When TSR Passed On Tolkien

Benjamin Riggs recently revealed this tidbit of TSR history -- Lorraine Williams passing on the rights to Tolkien's works in 1992!

middle-earth-map.jpg

"So, in 1992, TSR almost acquired the rights to JRR Tolkien's work. John Rateliff was sent to London to negotiate the deal, missing Gen Con. (Apparently, no TSR employees were allowed to miss Gen Con, but he was for this...) He met Christopher Tolkien at the Harper-Collins offices, where he asked for the rights to make RPGs, merch, and new books set in Middle-Earth. Chris Tolkien said yes to the RPGs, and some merch, but no to the fiction line.

Back in Lake Geneva, Rateliff communicated this to TSR CEO Lorraine Williams. Rateliff said, "Her immortal words were, ‘Not worth our while.’”

She then passed on the whole deal."

Rateliff wrote the book The History of the Hobbit: The Hobbit / Mr. Baggins / Return to Bag-end.

 
Last edited:
Russ Morrissey

Comments

Zardnaar

Hero
Ryan Dancey described seeing all the returns in the TSR warehouse, especially novels. But you have to view that image in context. The returns were not there simply because no one wanted the products. When Ryan toured the TSR warehouse, it was after Random House had flushed all TSR products out of their system, because the book trade distribution deal TSR had with Random House had collapsed. RH returned all the products and demanded repayment of all the money they had paid to TSR on receiving those products--every penny paid for any product that had not yet sold--because their deal with the company was over. If RH had held on to the books, a significant portion of that stuff would have sold.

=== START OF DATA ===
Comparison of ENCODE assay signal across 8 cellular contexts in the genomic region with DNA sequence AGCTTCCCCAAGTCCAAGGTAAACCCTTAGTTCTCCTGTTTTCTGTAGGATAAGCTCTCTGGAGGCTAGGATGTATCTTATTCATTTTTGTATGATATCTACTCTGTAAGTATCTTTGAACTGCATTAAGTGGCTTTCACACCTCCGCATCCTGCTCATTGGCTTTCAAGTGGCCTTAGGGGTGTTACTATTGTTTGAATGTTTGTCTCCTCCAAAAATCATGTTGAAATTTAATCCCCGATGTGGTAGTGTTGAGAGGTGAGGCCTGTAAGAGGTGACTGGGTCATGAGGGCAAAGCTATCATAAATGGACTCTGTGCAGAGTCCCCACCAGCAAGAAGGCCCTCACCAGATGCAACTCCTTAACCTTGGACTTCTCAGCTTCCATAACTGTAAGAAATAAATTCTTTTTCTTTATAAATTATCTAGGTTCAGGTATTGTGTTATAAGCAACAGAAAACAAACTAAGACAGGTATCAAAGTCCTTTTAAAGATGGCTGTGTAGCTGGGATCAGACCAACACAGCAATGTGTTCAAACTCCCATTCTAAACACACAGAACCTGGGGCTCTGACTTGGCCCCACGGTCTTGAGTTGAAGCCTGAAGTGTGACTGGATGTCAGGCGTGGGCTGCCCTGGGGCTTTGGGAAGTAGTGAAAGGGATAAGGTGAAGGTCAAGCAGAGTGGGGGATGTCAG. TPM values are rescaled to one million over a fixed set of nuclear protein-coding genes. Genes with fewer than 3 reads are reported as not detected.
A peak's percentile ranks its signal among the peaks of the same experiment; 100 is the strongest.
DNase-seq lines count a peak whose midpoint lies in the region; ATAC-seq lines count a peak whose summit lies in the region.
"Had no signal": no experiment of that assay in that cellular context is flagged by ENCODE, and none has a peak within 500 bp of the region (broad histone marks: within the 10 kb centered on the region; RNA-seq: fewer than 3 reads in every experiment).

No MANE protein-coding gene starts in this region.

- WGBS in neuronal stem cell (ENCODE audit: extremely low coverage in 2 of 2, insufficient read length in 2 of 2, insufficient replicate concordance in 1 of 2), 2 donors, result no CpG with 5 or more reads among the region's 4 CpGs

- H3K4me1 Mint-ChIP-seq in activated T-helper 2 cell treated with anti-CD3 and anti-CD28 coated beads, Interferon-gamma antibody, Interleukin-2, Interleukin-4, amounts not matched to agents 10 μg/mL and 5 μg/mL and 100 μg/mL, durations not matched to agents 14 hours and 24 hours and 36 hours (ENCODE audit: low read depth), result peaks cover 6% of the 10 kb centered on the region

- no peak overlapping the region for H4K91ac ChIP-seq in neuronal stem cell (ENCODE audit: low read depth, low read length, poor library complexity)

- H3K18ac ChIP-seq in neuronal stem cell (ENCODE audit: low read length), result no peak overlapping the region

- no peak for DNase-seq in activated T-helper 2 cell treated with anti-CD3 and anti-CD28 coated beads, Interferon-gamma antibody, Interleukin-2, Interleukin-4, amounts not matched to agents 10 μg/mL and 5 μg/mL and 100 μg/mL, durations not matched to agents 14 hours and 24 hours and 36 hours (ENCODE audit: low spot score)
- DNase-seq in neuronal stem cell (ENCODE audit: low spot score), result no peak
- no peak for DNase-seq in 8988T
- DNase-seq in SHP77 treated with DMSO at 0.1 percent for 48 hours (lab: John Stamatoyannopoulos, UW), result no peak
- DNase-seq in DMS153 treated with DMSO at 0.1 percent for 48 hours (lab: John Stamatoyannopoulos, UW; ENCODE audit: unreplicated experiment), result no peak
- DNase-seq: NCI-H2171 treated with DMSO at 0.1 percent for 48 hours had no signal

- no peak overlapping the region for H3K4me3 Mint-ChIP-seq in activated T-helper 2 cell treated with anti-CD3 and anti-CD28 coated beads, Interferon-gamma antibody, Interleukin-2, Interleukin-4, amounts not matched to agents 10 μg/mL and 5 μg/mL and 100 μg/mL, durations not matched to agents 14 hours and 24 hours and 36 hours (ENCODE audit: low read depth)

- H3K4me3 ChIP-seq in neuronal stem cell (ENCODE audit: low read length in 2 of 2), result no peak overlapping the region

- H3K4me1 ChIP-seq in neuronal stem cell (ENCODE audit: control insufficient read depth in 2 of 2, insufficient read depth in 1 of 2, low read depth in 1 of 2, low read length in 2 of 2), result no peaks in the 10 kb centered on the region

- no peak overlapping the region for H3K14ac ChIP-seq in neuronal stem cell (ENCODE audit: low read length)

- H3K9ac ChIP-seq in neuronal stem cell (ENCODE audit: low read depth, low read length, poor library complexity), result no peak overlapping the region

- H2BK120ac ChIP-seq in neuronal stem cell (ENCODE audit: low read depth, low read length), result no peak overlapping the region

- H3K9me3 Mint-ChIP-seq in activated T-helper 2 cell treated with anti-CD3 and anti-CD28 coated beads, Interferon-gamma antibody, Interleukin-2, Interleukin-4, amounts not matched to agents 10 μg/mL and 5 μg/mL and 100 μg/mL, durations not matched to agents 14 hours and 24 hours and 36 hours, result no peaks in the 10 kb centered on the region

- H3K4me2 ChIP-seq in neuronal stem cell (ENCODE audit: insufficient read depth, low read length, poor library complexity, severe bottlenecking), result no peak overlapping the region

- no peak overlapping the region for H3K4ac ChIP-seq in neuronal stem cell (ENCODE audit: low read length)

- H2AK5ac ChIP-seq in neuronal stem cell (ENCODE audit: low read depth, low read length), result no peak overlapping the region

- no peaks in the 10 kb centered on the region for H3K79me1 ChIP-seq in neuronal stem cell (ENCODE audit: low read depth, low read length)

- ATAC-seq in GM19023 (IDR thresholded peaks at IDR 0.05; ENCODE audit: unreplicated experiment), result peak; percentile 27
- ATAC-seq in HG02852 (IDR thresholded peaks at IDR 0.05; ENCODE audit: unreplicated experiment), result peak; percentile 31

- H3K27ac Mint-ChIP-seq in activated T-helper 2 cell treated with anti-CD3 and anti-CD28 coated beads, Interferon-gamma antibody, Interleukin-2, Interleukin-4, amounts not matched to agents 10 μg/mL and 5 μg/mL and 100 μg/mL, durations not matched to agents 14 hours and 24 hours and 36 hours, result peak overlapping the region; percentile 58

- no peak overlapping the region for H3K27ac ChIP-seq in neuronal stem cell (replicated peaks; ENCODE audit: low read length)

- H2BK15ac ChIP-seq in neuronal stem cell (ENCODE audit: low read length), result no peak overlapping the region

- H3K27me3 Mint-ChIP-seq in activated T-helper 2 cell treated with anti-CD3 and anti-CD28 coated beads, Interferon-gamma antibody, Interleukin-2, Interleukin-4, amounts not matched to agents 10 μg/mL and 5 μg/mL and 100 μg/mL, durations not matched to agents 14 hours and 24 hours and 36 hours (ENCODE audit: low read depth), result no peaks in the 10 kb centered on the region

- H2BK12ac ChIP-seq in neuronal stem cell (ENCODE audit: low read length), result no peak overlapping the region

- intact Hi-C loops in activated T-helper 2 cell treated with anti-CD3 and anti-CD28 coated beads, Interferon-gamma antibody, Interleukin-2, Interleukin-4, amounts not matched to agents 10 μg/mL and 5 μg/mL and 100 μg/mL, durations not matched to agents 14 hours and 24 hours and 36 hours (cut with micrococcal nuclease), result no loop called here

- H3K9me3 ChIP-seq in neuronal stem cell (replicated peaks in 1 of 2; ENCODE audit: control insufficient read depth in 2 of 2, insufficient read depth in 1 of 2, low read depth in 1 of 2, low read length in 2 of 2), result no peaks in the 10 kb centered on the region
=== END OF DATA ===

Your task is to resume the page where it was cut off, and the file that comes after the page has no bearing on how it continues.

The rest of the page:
Yes, TSR had been overprinting and overshipping products to Random House, because the company got paid on ship, not sale. (And fiction authors were paid royalties months after reported sales; so TSR held the money they received from RH on a novel's ship until sales were recorded and royalties eventually issued, meaning they made interest on that money during that lag. Giving them more reason to overship.) Yes, the company was cannibalizing its market by publishing too many different game lines and, with fiction, too many individual books. Remember, though: those books were still selling, just not to the level at which TSR was shipping them to Random House. And there were people in house at TSR warning upper management this was a bad practice as far back as 1990 or 1991.

Had TSR not been, essentially, digging the debt hole with Random House deeper with every product ship in the mid-1990s--had the company set realistic sales targets and not used Random House as an ATM--they probably would not have swamped themselves financially. That's not the only reason the company floundered, though, so who knows if it would have been enough to save them?

--Jim Lowder
I read an interview with Stan! IIRC.

He said something like Dragondice ordered 1 million sets sold 70k.